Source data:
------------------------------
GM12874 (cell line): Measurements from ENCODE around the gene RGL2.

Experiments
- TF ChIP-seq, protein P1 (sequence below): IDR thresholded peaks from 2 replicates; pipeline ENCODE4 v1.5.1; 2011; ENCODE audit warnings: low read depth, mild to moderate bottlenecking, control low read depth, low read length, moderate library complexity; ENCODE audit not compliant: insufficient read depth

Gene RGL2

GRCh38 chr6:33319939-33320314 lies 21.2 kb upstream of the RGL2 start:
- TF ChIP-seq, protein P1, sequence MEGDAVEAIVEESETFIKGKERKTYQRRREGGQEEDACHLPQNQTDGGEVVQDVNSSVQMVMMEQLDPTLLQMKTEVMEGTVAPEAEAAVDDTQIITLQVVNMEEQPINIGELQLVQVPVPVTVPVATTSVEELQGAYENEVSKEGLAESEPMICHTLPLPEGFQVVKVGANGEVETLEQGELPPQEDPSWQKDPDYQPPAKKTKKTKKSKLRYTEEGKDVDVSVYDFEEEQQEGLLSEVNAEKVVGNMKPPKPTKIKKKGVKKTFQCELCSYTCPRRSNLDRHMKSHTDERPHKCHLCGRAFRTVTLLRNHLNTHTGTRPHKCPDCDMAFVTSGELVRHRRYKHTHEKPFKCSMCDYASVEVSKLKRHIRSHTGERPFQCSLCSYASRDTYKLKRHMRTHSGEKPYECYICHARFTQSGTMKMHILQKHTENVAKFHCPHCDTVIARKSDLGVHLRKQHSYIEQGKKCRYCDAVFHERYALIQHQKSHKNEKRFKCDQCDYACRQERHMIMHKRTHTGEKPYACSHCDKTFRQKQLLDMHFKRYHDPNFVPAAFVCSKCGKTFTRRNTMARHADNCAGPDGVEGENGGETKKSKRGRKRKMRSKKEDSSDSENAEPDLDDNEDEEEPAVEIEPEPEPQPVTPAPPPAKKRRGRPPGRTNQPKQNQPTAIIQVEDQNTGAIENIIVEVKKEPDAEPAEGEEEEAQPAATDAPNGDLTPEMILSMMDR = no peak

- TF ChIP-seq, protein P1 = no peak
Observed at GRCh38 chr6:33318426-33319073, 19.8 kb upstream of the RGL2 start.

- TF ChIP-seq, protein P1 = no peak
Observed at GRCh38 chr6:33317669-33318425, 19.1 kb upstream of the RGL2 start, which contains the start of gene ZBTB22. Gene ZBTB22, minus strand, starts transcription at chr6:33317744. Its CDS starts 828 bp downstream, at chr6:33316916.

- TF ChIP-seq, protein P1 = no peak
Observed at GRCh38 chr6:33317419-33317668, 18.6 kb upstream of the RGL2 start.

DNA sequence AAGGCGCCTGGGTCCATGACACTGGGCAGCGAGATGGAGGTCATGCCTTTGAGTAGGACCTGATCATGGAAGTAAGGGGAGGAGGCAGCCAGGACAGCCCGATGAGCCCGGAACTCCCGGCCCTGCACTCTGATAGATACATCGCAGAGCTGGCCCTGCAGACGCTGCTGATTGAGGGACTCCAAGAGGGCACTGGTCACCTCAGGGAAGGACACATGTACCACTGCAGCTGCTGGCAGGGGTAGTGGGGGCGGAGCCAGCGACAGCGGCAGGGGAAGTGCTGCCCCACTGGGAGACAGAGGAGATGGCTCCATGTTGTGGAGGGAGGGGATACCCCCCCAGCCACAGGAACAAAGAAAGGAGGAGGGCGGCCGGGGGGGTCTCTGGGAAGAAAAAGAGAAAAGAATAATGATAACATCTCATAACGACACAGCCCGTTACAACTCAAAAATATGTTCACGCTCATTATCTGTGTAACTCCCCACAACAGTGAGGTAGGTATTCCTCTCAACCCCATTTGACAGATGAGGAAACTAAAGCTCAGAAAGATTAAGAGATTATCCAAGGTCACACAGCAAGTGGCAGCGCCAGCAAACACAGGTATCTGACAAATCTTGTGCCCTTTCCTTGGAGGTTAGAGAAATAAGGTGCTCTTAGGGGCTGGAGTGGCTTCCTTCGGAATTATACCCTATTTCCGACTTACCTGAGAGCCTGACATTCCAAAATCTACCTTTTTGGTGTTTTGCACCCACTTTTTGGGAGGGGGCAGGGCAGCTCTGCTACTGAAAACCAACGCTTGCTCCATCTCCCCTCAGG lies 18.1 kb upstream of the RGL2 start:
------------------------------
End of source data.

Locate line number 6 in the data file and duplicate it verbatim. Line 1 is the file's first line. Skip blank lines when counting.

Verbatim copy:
- TF ChIP-seq, protein P1, sequence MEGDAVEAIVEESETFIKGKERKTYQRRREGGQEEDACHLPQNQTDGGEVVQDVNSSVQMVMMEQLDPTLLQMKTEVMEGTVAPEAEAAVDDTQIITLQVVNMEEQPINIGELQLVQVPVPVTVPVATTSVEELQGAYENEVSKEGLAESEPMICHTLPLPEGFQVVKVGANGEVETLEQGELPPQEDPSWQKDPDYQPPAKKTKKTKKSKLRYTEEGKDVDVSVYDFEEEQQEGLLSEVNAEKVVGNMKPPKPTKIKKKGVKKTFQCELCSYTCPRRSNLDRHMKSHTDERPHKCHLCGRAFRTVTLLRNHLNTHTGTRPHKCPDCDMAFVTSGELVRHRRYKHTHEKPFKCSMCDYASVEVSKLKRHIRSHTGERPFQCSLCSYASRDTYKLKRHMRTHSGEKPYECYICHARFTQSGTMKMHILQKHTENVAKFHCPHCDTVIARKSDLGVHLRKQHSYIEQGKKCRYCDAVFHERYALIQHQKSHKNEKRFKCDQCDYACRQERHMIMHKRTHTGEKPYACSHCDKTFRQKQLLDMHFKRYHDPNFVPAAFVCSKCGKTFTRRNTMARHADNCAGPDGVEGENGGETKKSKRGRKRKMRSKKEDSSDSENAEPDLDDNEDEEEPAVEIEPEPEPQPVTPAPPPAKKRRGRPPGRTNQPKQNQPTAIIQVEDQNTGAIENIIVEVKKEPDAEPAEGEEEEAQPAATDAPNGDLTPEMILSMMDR = no peak